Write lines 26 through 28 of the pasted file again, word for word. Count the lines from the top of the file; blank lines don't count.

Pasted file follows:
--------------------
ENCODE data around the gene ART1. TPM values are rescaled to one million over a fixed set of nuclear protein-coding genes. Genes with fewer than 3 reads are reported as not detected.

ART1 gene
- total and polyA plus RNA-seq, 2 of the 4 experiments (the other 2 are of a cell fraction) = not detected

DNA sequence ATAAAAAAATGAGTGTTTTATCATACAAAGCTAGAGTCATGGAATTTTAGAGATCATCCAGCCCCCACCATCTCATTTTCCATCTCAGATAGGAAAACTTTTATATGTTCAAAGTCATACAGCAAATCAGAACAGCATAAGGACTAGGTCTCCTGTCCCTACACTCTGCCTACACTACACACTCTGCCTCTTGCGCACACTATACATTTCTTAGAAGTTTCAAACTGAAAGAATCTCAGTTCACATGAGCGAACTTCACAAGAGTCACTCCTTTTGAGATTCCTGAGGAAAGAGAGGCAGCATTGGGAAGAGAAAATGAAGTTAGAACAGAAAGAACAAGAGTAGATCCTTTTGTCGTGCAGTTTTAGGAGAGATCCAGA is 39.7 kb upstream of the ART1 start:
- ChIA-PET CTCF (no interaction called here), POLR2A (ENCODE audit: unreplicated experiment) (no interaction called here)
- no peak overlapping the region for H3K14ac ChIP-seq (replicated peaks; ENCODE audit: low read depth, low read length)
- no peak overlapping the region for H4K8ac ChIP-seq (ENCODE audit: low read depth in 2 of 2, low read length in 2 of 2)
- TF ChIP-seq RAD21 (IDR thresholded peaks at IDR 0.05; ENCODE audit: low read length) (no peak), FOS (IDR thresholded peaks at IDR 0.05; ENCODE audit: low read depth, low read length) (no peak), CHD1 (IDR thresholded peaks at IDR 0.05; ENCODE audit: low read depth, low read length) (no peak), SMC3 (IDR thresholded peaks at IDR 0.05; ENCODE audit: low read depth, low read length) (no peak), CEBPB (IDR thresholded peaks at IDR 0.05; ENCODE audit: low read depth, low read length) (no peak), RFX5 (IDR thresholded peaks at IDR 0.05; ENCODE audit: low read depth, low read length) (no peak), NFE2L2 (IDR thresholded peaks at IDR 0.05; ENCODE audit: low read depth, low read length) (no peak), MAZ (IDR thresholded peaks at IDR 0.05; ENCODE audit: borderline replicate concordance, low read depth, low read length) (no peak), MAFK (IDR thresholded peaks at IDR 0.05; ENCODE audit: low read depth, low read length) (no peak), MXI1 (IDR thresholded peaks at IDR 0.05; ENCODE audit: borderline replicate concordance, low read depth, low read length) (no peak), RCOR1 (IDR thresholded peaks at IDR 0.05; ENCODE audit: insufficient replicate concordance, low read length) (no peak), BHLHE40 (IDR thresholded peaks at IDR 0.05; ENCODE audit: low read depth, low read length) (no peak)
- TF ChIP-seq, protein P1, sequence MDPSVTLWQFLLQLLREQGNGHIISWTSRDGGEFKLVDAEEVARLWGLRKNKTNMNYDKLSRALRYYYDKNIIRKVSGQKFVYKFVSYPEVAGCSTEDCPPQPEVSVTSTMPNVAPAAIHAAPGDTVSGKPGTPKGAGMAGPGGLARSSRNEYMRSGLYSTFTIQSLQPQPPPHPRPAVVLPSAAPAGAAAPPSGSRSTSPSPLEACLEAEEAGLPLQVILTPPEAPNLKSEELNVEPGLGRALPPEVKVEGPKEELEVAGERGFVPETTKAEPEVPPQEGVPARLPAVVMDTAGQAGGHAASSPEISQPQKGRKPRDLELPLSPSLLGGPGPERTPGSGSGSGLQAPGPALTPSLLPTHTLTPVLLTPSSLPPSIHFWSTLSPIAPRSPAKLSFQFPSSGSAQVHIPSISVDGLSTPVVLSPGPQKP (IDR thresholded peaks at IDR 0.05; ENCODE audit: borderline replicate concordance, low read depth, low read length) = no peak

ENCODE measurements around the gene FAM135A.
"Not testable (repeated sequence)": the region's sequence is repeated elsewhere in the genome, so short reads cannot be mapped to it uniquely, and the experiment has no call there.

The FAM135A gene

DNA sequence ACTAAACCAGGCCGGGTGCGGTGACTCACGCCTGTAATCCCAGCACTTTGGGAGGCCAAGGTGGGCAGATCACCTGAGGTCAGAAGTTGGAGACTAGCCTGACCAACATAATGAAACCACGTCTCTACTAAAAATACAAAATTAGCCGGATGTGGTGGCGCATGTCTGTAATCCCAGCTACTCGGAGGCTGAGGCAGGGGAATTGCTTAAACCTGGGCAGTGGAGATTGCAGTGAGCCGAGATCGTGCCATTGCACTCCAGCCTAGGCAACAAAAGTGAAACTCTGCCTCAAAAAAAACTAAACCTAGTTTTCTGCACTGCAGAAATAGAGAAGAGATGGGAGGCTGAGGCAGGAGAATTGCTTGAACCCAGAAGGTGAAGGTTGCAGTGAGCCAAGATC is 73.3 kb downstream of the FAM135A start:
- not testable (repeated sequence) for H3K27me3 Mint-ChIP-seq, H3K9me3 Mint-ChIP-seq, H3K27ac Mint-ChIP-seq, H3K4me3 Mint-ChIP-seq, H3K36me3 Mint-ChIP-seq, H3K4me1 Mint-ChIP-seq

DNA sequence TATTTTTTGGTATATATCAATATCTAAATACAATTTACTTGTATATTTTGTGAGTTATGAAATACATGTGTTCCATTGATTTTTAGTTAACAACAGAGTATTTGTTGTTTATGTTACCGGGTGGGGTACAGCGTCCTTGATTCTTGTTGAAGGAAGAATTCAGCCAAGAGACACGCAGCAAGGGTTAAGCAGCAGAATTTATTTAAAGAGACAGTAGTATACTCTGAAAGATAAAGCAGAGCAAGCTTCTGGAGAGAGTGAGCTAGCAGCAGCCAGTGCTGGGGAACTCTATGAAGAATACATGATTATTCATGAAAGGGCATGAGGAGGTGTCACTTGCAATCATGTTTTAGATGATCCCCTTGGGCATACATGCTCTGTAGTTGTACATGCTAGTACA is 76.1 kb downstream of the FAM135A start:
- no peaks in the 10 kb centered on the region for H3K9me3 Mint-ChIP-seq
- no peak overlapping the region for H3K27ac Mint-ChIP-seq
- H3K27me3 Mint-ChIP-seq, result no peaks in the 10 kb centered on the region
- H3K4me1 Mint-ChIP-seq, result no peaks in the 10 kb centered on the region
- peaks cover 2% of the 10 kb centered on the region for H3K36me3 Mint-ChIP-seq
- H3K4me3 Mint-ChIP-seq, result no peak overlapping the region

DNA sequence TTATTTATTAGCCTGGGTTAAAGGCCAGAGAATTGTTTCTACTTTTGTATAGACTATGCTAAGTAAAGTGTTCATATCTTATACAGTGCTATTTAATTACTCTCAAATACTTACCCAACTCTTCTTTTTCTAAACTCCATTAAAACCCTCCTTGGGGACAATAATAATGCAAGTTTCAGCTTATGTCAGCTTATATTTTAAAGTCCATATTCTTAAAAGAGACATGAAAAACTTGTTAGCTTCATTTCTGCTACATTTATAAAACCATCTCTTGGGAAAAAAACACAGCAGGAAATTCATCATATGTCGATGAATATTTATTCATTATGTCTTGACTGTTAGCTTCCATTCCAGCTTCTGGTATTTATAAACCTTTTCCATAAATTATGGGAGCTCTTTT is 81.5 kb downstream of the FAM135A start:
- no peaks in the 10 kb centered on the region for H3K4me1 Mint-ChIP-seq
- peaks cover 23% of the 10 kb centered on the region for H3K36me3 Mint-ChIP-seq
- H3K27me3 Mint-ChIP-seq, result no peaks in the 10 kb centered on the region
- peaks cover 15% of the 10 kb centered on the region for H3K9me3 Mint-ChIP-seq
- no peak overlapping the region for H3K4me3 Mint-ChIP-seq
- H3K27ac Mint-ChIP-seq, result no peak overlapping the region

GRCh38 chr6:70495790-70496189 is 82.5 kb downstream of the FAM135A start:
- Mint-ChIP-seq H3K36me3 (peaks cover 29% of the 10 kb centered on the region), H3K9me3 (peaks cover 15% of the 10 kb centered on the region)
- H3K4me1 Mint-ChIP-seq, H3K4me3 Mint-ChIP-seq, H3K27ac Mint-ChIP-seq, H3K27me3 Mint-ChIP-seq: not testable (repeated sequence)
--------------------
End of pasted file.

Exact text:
- peaks cover 15% of the 10 kb centered on the region for H3K9me3 Mint-ChIP-seq
- no peak overlapping the region for H3K4me3 Mint-ChIP-seq
- H3K27ac Mint-ChIP-seq, result no peak overlapping the region